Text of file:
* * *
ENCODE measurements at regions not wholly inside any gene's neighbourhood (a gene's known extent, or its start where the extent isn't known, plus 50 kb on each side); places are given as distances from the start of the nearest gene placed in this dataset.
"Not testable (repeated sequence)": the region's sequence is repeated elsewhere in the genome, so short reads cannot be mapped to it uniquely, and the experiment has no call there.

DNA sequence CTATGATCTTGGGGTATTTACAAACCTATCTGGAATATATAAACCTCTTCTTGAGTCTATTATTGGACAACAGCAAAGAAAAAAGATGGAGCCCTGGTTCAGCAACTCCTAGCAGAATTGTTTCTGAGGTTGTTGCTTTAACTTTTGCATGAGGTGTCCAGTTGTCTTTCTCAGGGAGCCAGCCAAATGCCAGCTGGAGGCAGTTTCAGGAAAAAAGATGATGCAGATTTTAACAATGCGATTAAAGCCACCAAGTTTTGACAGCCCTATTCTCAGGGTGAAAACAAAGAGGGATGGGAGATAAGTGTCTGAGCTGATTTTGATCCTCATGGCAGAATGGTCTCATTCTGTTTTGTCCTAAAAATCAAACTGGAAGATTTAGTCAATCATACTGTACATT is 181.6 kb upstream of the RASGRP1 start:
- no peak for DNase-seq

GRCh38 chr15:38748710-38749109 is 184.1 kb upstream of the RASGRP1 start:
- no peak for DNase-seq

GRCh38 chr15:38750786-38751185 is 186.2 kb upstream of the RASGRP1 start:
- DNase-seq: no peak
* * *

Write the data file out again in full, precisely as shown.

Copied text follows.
ENCODE measurements at regions not wholly inside any gene's neighbourhood (a gene's known extent, or its start where the extent isn't known, plus 50 kb on each side); places are given as distances from the start of the nearest gene placed in this dataset.
"Not testable (repeated sequence)": the region's sequence is repeated elsewhere in the genome, so short reads cannot be mapped to it uniquely, and the experiment has no call there.

DNA sequence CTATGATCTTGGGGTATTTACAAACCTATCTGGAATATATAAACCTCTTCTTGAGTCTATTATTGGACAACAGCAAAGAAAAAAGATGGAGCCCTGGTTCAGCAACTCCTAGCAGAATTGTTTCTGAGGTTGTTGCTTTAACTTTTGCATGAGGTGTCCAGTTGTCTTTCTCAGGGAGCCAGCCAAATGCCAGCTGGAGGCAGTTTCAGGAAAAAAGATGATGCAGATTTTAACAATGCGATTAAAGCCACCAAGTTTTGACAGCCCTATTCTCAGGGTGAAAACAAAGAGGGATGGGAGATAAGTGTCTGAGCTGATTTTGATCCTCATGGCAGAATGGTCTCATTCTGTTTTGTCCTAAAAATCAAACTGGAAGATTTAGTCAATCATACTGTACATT is 181.6 kb upstream of the RASGRP1 start:
- no peak for DNase-seq

GRCh38 chr15:38748710-38749109 is 184.1 kb upstream of the RASGRP1 start:
- no peak for DNase-seq

GRCh38 chr15:38750786-38751185 is 186.2 kb upstream of the RASGRP1 start:
- DNase-seq: no peak